One of China’s most famed Table Tennis champions, who played a key role in the ‘Ping Pong diplomacy’ that paved the way for normalising relations with the U.S., died here on Sunday. He was 72.
Zhuang Zedong was a sportsman famed in China in the 1960s for his unmatched skill on the Ping Pong table. Yet, it was off the court where unexpected events ensured that Mr. Zhuang’s legacy would extend far beyond the realm of sport.
Détente through sport
Mr. Zhuang, a multiple-time world Table Tennis champion in the 1960s, had a chance meeting with American player Glenn Cowan at the World Table Tennis championship in Nagoya, Japan in 1971 that would eventually pave the way for taking ties between the countries out of the deep freeze.
When Cowan missed his team’s bus and ended up with the Chinese players, Mr. Zhuang reportedly went against the advice of his team mates by greeting the American at a time of hostility in ties.
“Ten minutes passed, but nobody dared pay any attention to him,” Mr. Zhuang recalled in a 2009 interview with China Radio International. “But I thought he was only an athlete, he was not a politician. I should go and greet him.”
News of their meeting made headlines in China and went back to Mao Zedong, leading to an invitation for nine American players to visit China that same year — the first official visit in decades. The following year, President Richard Nixon visited China, with ties eventually normalised in 1979.
Once hailed by Mao and the Communist Party, Mr. Zhuang fell out of favour after the disastrous Cultural Revolution. Mr. Zhuang’s good relations with Mao’s wife, Jiang Qing, who was disgraced in 1976 for her role in leading the Cultural Revolution, saw him being investigated and jailed for four years.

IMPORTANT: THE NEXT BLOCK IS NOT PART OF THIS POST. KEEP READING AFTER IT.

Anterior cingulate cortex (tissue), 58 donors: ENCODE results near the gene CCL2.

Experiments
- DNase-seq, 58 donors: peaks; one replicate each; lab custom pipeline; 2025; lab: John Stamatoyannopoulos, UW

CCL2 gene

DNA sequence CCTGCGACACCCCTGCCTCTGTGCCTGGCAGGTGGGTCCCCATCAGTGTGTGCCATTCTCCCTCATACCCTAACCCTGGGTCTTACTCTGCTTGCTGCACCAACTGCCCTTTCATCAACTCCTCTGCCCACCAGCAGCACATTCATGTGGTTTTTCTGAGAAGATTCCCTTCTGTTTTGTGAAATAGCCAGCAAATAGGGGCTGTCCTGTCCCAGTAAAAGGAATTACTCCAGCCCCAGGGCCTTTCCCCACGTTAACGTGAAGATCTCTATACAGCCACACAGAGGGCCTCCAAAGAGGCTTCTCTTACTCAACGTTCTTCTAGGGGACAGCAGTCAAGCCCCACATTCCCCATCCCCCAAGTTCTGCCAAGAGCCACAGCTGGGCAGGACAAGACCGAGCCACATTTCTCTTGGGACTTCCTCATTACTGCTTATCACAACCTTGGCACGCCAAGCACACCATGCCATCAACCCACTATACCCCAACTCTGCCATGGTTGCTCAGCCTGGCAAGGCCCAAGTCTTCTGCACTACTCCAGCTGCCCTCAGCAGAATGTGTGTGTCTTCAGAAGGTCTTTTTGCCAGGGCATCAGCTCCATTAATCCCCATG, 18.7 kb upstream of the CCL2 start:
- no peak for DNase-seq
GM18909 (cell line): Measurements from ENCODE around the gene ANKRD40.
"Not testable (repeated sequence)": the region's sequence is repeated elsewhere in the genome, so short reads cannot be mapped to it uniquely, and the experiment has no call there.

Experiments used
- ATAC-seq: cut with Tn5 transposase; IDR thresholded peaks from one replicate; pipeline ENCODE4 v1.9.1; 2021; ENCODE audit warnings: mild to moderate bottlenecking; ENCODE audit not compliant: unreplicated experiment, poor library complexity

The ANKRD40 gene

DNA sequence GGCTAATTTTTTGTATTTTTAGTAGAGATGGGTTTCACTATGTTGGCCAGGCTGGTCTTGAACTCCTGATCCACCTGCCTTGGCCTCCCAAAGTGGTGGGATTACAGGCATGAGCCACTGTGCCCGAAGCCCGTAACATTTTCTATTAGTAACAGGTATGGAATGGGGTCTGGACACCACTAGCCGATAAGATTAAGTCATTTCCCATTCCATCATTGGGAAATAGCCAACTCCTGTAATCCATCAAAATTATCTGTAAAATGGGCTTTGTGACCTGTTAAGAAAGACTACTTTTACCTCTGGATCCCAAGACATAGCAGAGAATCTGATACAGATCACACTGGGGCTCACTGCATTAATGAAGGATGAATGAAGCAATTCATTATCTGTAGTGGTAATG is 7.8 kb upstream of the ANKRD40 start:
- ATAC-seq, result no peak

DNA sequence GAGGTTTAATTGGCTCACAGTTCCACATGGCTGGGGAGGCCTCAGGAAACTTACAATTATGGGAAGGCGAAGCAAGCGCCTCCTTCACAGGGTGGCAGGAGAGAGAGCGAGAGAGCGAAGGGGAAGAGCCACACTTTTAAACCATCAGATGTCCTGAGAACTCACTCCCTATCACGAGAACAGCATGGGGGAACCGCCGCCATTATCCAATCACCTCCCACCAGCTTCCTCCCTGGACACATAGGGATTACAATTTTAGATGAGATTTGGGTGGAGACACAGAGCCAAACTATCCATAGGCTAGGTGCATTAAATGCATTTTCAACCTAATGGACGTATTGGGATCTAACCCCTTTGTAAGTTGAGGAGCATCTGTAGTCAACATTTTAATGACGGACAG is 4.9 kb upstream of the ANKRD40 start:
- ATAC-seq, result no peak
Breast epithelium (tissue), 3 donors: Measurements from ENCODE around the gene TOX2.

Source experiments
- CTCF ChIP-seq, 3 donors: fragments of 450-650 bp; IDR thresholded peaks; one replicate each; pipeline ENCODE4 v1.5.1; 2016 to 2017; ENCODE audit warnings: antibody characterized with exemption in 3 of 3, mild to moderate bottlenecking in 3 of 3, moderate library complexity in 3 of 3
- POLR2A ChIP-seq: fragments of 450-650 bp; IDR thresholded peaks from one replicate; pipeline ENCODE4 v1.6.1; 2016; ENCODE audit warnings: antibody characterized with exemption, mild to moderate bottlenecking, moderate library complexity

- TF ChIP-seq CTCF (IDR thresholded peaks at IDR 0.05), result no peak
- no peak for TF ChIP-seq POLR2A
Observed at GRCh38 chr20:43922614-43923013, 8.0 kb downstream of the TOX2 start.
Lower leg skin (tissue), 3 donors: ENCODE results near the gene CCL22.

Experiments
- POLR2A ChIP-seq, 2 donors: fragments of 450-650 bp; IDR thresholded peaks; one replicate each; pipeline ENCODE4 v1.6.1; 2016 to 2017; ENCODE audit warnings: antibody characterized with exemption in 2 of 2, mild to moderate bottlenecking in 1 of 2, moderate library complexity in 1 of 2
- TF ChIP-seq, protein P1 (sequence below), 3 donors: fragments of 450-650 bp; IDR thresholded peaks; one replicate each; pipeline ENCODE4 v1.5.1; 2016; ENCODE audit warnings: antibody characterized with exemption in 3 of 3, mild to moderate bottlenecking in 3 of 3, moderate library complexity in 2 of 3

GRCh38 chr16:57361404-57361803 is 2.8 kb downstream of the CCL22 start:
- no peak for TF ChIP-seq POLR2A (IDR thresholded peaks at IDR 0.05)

“To protect myself, I made mistakes during the Cultural Revolution,” Mr. Zhuang admitted in the interview. “I treated some people unfairly…That’s why though I was later removed from my position of the Sports Minister and put into a four year detention, I never blamed life.”
Mr. Zhuang was rehabilitated in the 1980s, when his fortunes changed along with those of his country.
Returning to Beijing, he was appointed as a coach for the youth team.
“I’m absolutely lucky to have grown with my country,” he said in the interview with CRI. “There were ups and downs for the country, and I myself experienced exactly the same. If it was not the times and the country, I couldn’t be who I am and have achieved what I have. Now, the whole country is thriving, and I’m also seeking to contribute my talent more. One of the most rewarding parts of my life is coaching little kids to play Ping Pong.”
Mr. Zhuang recently suffered from illness following a long battle with cancer, Xinhua news agency reported. Mr. Zhuang said in a recent interview he wanted “history to remember me as an athlete, not a minister, not anything else”.
“My career was always about playing table tennis,” he said. “Ping Pong has always been my life-long love.”